New Zealand needs to grasp the nettle of protected disclosures immediately

Michael Macaulay

Michael Macaulay Associate Professor
The School of Government, Victoria University

by Michael Macaulay, Associate Professor

The School of Government, Victoria University

TINZ delegated authority for Open Government Partnership

Our recent report into Trans-Tasman whistleblowing processes indicates that New Zealand has fallen behind our Australian counterparts on just about every measure. This news was greeted by surprise in some quarters, which turned to a grudging acceptance once the aftermath of the recent tribulations at the Ministry of Transport (MOT) came to light.

Yet the results weren’t really any kind of a surprise. The 2013 State Services Commission’s integrity and conduct survey, reported the responses of over 13,000 public sector workers from across a wide range of agencies. Among other things, it found that only 30% of respondents felt that their agency investigated allegations of misconduct in a robust manner, and the same percentage expressed satisfaction with their agency’s response. In terms of bullying, only a mere 25% of respondents felt that the outcome of their complaint was fair.

Our work, therefore, didn’t really discover anything new but rather revealed that very little had been done to resolve the issues that the public service itself identified as problematic.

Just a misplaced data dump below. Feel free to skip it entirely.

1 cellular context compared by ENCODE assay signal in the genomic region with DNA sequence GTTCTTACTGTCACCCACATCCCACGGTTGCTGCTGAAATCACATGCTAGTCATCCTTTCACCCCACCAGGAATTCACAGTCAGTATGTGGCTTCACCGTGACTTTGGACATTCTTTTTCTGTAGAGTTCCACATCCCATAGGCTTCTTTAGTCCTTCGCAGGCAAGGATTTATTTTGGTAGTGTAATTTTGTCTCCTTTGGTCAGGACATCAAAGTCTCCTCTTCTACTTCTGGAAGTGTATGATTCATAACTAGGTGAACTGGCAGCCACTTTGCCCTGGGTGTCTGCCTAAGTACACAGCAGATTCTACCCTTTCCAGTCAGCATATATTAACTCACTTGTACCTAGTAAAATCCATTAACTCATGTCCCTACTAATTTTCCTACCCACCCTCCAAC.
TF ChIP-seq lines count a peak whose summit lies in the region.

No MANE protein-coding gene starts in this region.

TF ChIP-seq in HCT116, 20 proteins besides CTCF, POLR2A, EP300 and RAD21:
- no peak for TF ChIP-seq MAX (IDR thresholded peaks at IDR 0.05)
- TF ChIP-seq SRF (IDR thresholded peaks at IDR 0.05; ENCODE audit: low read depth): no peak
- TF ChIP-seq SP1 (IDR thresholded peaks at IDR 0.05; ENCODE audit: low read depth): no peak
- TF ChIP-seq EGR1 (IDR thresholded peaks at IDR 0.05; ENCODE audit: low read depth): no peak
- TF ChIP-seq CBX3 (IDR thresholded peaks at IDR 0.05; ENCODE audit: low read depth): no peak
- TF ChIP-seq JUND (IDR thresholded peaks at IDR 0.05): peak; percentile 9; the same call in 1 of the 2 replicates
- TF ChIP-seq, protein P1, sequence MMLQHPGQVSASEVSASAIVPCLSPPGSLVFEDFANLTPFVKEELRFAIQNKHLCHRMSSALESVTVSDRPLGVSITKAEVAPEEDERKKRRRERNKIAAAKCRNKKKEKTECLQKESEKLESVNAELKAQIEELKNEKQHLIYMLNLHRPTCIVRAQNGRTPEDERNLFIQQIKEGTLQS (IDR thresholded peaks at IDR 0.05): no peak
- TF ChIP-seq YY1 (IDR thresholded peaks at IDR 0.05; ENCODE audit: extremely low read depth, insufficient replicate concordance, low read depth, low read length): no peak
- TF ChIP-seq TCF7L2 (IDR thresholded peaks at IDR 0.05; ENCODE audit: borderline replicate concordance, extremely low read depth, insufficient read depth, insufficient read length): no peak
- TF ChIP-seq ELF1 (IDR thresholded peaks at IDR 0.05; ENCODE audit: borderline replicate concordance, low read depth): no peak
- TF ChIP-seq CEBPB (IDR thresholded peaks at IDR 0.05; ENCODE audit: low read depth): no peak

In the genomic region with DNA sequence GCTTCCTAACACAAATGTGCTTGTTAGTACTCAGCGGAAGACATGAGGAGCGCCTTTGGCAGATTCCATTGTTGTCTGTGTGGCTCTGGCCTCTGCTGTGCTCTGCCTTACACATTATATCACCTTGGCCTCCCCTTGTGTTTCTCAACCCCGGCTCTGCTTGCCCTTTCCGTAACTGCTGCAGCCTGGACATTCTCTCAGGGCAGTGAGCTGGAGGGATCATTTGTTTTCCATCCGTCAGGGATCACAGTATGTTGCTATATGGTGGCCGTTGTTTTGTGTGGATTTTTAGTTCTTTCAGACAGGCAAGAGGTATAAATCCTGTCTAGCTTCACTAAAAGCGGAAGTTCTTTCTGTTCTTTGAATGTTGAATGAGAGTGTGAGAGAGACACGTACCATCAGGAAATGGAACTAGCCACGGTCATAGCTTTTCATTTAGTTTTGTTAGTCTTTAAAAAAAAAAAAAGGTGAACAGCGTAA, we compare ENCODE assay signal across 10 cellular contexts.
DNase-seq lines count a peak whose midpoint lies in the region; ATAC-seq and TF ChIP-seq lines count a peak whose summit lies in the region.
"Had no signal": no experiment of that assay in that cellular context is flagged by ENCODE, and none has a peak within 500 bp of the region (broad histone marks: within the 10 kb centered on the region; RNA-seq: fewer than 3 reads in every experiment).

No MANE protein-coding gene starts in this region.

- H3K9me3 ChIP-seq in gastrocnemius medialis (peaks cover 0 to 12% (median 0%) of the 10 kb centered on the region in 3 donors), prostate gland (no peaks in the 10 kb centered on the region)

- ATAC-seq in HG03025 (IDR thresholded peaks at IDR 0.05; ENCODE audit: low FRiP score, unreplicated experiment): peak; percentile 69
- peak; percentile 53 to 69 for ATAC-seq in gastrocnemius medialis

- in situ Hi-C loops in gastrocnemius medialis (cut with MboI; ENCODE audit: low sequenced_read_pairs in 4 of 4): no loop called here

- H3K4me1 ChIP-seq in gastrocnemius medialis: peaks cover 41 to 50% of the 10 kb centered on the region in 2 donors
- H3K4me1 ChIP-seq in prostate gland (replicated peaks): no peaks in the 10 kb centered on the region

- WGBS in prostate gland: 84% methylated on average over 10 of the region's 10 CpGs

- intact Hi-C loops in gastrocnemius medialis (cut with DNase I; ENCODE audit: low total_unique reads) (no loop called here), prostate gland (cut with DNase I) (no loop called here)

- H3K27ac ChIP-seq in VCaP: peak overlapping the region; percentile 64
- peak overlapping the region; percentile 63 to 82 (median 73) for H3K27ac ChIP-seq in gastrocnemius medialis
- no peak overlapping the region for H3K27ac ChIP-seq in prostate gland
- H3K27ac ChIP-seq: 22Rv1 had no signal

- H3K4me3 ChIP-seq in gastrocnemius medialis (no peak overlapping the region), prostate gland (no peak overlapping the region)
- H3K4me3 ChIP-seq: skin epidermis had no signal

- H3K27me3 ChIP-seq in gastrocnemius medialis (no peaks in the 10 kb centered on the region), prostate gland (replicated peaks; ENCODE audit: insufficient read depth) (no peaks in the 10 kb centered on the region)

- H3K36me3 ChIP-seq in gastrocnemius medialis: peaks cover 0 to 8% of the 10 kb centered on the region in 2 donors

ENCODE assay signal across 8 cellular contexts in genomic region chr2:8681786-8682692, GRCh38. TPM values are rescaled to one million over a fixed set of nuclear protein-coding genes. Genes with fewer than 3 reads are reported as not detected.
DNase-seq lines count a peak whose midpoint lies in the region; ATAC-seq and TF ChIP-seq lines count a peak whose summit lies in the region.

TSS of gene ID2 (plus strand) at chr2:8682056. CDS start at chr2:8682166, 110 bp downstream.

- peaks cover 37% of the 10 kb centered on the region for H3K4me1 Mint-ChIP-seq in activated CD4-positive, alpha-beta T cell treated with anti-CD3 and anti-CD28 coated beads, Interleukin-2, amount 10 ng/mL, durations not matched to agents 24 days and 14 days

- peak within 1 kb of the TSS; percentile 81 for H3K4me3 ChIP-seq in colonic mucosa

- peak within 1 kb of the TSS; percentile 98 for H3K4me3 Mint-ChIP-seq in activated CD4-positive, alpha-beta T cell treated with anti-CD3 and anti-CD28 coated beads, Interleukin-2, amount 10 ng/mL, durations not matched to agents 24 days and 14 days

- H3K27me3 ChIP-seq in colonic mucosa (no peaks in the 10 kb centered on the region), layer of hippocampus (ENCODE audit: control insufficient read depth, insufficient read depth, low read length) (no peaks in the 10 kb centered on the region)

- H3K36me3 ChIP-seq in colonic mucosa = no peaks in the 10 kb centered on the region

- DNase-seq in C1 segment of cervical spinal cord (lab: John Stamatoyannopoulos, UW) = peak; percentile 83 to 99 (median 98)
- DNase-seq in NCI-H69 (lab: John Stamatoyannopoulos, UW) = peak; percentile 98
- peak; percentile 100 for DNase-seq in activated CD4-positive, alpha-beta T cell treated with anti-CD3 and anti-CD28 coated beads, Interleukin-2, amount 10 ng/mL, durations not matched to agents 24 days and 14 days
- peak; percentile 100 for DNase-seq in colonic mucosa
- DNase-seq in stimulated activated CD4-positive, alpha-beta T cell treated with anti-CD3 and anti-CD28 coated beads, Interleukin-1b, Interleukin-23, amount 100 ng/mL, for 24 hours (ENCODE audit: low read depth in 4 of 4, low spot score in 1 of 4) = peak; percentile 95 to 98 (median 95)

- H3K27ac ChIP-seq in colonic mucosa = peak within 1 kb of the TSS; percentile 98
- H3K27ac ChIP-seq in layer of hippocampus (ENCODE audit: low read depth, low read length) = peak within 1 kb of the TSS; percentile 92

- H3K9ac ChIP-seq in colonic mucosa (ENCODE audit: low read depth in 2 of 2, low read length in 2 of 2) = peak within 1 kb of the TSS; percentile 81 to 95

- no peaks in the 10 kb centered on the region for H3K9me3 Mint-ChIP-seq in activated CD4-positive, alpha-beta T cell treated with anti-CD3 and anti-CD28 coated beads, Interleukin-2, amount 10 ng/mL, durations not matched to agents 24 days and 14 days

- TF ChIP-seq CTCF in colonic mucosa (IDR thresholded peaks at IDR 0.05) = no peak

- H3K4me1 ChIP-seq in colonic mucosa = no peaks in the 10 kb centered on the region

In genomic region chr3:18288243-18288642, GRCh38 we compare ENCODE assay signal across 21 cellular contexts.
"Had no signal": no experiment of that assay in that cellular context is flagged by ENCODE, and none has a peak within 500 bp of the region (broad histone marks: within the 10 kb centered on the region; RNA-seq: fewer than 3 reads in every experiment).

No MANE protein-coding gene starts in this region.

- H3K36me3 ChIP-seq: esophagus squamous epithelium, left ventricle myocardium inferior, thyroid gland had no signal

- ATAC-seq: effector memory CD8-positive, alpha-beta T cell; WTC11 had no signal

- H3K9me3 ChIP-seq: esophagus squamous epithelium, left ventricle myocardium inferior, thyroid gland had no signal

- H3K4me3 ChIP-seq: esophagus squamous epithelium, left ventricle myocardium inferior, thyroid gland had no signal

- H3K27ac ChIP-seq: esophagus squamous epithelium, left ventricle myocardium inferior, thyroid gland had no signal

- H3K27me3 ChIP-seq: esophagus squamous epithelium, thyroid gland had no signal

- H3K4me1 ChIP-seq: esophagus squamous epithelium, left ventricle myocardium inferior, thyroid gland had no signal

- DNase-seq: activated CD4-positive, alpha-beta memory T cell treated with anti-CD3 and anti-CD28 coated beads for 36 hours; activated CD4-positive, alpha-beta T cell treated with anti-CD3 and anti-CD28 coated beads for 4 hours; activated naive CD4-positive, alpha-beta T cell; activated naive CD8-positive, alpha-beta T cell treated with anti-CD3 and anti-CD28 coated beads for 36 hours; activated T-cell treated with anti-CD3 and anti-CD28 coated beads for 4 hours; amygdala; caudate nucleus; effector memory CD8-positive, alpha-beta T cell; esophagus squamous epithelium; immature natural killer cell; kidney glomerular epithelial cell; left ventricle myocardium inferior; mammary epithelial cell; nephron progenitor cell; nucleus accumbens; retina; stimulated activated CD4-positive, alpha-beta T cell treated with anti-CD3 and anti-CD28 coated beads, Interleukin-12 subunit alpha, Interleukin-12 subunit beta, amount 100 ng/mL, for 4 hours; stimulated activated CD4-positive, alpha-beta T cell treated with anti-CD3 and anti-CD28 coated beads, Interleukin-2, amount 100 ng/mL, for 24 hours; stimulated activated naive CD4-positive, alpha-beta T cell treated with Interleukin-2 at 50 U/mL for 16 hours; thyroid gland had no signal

The tide appears to be changing somewhat. In the wake of the MOT scandal the State Services Commission (SSC) has unveiled it’s ‘Speak Up” guidelines. There is also the much publicised creation of a new Deputy Commissioner for Integrity, Ethics and Standards, although that post has yet to be filled on a permanent basis. These are both very positive steps but we can and should be looking much further ahead.

Our research is already being used by colleagues at the International Organisation for Standardisation to start work on an ISO standard for protected disclosures. New Zealand should be leading this charge and should reassess our own Protected Disclosures Act. We need to clear up who the public can turn to. We should look again at the role of the media.

International research has repeatedly shown that many people blow the whistle to the media because they are unable to find the correct person to turn to in their own organisations. One can’t do this in New Zealand under terms of the Protective Disclosures Act (PDA).

Everybody knows that the concerns over whistleblowing in New Zealand are real. Many of you reading this will be experiencing your own problems in this regard. You shouldn’t have to. Let’s make it stop.

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